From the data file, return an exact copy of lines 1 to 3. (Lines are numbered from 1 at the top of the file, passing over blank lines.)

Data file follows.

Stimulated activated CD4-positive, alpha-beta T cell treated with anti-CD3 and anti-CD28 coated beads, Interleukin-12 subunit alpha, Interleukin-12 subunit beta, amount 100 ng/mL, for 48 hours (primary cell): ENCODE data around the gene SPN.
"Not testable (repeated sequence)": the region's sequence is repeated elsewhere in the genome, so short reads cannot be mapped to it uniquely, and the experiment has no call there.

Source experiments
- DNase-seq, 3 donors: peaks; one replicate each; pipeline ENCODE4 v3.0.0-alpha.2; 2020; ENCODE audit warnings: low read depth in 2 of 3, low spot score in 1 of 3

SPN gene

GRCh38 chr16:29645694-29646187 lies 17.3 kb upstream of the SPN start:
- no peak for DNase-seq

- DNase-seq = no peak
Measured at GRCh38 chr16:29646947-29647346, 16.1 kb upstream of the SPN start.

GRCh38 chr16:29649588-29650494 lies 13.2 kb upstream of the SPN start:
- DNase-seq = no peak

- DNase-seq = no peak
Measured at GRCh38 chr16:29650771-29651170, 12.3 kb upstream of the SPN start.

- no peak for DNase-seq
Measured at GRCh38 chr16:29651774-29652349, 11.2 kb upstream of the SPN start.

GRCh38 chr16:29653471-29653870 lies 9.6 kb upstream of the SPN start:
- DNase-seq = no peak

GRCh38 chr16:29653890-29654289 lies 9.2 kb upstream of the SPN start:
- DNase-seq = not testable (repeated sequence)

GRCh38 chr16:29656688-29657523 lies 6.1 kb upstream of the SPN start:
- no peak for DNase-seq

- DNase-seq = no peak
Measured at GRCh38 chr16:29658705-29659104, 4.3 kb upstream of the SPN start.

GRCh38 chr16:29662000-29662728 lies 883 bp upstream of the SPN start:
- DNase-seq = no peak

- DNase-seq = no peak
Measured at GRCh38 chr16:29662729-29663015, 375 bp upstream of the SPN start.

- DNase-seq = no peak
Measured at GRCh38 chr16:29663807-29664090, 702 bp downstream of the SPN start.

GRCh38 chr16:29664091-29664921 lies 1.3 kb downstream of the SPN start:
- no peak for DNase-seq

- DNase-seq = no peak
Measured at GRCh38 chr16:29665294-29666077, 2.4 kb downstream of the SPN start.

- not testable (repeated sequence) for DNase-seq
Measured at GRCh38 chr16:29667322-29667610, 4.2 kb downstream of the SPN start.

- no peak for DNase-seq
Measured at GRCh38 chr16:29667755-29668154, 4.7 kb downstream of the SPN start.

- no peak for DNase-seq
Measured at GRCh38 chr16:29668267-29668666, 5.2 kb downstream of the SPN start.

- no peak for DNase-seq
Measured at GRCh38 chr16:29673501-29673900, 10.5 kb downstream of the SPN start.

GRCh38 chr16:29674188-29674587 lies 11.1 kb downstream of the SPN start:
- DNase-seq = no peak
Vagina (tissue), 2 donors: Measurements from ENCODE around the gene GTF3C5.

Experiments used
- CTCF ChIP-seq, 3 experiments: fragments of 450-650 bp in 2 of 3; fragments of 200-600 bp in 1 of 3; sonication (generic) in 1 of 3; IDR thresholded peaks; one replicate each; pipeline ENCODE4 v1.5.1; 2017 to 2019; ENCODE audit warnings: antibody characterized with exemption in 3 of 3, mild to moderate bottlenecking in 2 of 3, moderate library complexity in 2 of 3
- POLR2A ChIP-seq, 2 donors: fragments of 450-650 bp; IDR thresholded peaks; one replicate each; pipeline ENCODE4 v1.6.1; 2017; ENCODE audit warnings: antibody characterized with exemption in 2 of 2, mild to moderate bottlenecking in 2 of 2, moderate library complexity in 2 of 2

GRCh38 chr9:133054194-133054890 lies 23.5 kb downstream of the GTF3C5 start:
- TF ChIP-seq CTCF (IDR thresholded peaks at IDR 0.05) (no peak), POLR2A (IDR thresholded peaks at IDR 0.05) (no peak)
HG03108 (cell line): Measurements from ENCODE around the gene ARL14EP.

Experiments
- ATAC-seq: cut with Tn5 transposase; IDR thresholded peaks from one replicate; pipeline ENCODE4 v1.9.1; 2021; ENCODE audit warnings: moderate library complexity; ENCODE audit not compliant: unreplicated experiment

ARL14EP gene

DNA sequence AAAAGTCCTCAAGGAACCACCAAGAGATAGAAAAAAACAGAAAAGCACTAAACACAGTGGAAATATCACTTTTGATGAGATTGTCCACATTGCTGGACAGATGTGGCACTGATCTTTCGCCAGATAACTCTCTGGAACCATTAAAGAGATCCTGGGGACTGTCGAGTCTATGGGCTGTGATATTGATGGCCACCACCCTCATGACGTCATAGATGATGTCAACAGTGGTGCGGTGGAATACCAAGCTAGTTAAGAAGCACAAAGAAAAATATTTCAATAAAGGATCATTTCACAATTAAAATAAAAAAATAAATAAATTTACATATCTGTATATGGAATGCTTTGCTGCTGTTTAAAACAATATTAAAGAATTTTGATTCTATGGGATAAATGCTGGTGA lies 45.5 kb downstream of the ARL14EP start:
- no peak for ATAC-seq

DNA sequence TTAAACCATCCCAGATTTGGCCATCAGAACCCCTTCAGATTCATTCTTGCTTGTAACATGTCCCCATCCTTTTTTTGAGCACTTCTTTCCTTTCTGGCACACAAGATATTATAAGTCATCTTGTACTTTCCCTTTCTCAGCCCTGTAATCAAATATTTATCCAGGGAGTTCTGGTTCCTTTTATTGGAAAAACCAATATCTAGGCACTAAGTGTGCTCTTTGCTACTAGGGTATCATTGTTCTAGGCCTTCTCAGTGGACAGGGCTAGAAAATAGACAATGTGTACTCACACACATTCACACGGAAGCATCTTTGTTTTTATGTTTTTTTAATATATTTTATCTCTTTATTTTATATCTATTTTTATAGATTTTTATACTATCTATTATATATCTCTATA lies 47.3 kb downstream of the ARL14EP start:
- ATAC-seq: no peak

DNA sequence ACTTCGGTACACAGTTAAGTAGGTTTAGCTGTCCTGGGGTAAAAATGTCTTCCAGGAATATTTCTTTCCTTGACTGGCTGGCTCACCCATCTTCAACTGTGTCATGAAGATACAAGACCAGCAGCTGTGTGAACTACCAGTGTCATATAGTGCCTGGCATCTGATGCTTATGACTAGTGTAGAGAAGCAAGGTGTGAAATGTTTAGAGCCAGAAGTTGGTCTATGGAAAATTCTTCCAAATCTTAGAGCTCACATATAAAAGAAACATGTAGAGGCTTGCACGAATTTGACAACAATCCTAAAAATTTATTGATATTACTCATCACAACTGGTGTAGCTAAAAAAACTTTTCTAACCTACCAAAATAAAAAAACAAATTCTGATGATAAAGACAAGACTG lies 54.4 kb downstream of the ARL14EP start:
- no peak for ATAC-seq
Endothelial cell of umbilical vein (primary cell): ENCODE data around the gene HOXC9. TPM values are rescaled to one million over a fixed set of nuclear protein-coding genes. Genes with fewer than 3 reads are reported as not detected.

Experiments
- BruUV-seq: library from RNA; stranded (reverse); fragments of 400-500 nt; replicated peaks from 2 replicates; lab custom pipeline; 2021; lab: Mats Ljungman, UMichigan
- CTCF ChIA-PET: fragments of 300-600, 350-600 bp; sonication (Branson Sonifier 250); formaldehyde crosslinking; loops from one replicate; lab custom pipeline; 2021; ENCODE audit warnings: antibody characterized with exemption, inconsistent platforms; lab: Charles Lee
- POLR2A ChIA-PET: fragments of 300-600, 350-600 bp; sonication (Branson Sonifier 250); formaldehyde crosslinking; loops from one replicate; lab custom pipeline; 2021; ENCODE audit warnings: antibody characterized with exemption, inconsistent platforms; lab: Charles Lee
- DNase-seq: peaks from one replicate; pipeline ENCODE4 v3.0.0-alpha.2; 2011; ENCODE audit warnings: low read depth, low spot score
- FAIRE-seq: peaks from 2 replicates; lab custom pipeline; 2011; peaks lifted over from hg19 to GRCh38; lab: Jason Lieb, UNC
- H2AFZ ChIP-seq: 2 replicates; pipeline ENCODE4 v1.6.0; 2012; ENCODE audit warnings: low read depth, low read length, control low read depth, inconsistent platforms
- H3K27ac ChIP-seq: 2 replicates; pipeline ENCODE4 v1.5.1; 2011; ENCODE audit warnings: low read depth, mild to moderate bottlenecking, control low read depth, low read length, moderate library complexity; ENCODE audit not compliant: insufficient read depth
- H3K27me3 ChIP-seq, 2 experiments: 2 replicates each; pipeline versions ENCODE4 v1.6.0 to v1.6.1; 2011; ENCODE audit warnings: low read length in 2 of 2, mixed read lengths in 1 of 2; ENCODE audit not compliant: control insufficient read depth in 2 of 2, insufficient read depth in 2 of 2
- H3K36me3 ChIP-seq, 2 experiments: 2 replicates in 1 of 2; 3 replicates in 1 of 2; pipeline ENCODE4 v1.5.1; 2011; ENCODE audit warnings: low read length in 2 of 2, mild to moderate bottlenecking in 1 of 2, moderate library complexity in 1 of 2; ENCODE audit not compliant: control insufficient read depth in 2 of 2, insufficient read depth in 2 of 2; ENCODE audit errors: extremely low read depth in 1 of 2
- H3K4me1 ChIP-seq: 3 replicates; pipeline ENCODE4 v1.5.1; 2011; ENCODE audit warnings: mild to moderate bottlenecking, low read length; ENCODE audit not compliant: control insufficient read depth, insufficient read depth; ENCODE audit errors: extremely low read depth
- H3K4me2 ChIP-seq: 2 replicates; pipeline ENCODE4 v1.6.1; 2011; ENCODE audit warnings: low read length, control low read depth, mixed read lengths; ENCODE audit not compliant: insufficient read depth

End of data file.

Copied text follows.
Stimulated activated CD4-positive, alpha-beta T cell treated with anti-CD3 and anti-CD28 coated beads, Interleukin-12 subunit alpha, Interleukin-12 subunit beta, amount 100 ng/mL, for 48 hours (primary cell): ENCODE data around the gene SPN.
"Not testable (repeated sequence)": the region's sequence is repeated elsewhere in the genome, so short reads cannot be mapped to it uniquely, and the experiment has no call there.

Source experiments